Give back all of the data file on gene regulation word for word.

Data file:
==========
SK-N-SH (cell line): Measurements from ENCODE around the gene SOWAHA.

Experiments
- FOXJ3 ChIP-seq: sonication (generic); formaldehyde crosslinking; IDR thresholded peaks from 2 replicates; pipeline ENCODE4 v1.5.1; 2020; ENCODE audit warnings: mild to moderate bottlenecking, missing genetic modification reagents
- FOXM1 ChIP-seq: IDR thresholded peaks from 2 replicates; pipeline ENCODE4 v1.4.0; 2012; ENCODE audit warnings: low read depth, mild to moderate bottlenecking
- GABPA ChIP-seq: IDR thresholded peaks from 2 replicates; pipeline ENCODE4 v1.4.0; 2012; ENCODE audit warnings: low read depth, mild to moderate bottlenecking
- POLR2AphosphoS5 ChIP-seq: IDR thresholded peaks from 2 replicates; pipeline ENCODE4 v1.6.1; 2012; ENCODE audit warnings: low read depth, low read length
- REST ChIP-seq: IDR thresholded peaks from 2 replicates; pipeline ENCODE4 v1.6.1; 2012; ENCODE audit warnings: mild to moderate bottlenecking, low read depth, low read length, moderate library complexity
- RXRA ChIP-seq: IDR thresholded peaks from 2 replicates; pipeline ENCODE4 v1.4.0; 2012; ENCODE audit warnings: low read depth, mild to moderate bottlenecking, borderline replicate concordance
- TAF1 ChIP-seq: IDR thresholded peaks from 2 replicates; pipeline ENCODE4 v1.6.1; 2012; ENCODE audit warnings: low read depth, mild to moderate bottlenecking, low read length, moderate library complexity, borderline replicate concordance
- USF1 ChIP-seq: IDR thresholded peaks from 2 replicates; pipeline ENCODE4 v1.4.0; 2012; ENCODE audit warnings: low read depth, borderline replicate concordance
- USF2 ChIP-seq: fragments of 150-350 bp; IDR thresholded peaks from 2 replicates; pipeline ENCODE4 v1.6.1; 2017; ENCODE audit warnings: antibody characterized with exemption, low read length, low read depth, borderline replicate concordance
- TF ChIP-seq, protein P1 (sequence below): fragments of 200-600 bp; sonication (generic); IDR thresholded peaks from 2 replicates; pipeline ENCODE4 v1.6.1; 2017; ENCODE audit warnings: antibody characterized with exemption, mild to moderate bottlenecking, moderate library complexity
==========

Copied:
SK-N-SH (cell line): Measurements from ENCODE around the gene SOWAHA.

Experiments
- FOXJ3 ChIP-seq: sonication (generic); formaldehyde crosslinking; IDR thresholded peaks from 2 replicates; pipeline ENCODE4 v1.5.1; 2020; ENCODE audit warnings: mild to moderate bottlenecking, missing genetic modification reagents
- FOXM1 ChIP-seq: IDR thresholded peaks from 2 replicates; pipeline ENCODE4 v1.4.0; 2012; ENCODE audit warnings: low read depth, mild to moderate bottlenecking
- GABPA ChIP-seq: IDR thresholded peaks from 2 replicates; pipeline ENCODE4 v1.4.0; 2012; ENCODE audit warnings: low read depth, mild to moderate bottlenecking
- POLR2AphosphoS5 ChIP-seq: IDR thresholded peaks from 2 replicates; pipeline ENCODE4 v1.6.1; 2012; ENCODE audit warnings: low read depth, low read length
- REST ChIP-seq: IDR thresholded peaks from 2 replicates; pipeline ENCODE4 v1.6.1; 2012; ENCODE audit warnings: mild to moderate bottlenecking, low read depth, low read length, moderate library complexity
- RXRA ChIP-seq: IDR thresholded peaks from 2 replicates; pipeline ENCODE4 v1.4.0; 2012; ENCODE audit warnings: low read depth, mild to moderate bottlenecking, borderline replicate concordance
- TAF1 ChIP-seq: IDR thresholded peaks from 2 replicates; pipeline ENCODE4 v1.6.1; 2012; ENCODE audit warnings: low read depth, mild to moderate bottlenecking, low read length, moderate library complexity, borderline replicate concordance
- USF1 ChIP-seq: IDR thresholded peaks from 2 replicates; pipeline ENCODE4 v1.4.0; 2012; ENCODE audit warnings: low read depth, borderline replicate concordance
- USF2 ChIP-seq: fragments of 150-350 bp; IDR thresholded peaks from 2 replicates; pipeline ENCODE4 v1.6.1; 2017; ENCODE audit warnings: antibody characterized with exemption, low read length, low read depth, borderline replicate concordance
- TF ChIP-seq, protein P1 (sequence below): fragments of 200-600 bp; sonication (generic); IDR thresholded peaks from 2 replicates; pipeline ENCODE4 v1.6.1; 2017; ENCODE audit warnings: antibody characterized with exemption, mild to moderate bottlenecking, moderate library complexity